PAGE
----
iPhone Application Development – Deployment and Distribution

Kanya Srinisavan
This entry is part 10 of 10 in the series iPhone Application Development

iPhone Application Development

In this final article of the series, we will learn how to deploy your application on the device and touch base on the things you should know about app distribution.

It is not enough to test your application on the simulator alone. The performance and memory issues can be identified only when you test the application on the device. To test and distribute your application, you should sign your code.

Code signing confirms that the application is from a trusted source and has not been modified after it is signed.

It is done through the process of asymmetric cryptography. In this cryptography method, there will be two keys: Private and Public key. The private key is with the owner and the public key, as its name suggests, is distributed to everyone.

You can encrypt a message with the private key and distribute it to anyone along with the public key. The one who receives the message can decrypt it with the public key and he also receives the trust that, you are the one who encrypted the message, as only you know the private key.

We build our application with the help of the Provisioning profile. To understand code signing, you should know the following items:

  • UDID: This is a unique identifier of the device. Connect the device and look for the identifier field in the XCode organizer. We can also get the UDID from iTunes by clicking on the serial number in the Summary screen.
  • AppID: The company identifier and the product name form the Bundle identifier. The bundle identifier prefixed with some random characters forms the App Id.
  • Certificates: Apple issues a certificate and identifies you as the developer of the application. Certificate can be obtained by raising a Certificate signing request from the Keychain access. (KeychainAccess -> Certificate -> Request a certificate from a certificate authority).
  • Provisioning profile: The combination of all the above things is the Provisioning profile. A provisioning profile specifies that the application identified by its App Id can run on the restricted set of devices (UDIDs) with the trust from the developer certificate.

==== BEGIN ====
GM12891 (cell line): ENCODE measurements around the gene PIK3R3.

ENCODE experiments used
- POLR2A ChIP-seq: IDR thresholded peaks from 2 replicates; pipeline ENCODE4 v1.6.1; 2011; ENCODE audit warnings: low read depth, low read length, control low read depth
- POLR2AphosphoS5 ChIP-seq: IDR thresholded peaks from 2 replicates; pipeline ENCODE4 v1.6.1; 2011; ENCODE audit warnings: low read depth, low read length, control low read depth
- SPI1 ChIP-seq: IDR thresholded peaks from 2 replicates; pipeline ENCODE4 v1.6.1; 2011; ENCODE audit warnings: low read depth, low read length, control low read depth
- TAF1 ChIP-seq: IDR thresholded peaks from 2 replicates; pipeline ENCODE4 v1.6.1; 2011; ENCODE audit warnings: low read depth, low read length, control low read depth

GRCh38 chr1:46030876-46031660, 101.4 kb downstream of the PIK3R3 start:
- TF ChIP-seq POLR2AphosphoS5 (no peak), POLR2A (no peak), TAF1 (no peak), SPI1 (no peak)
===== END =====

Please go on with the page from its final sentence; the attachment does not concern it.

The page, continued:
Register yourself in the Apple Developer Program and then use the iOS provisioning portal option to create a provisioning profile. Detailed instructions on how to get the Provisioning profile can be found on the Apple developer site. We can build, test, deploy and distribute the application only with the help of this Provisioning profile.

To run the app on the device, follow the steps below.

Select the project name in the Project navigator. Select the target.

In the summary tab, enter the app version and build version. Select the minimum iOS version support as the deployment target.

iosappdev10fig1

In the info tab, enter the bundle identifier properly. The bundle Id should match with the one used to create the provisioning profile

iosappdev10fig2

In the Build Setting tab, select the provisioning profile under the code Signing identity.

iosappdev10fig3

In the above figure, the Provisioning profile name will be displayed correctly if it is created and downloaded properly.

Select iOS device in the tool bar and click on run. The app will run on the connected iOS device.

Conclusion

The aim of this tutorial has been to give you a very basic understanding of how an application can be compiled, deployed in the device and distributed.

Hope this series has helped you to get off to a flying start in your iOS journey.

Please share your thoughts in the comments.

iPhone Application Development

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  • http://www.benoitpasquier.fr/ Benoit PASQUIER

    Xcode 5 can generate automatically provisioning profiles and certificates in “Xcode > Preferences > Account > youremail@address.com > View Details”. But if you want to take profiles and identifiers under control, generate them manually in Apple Dev Center.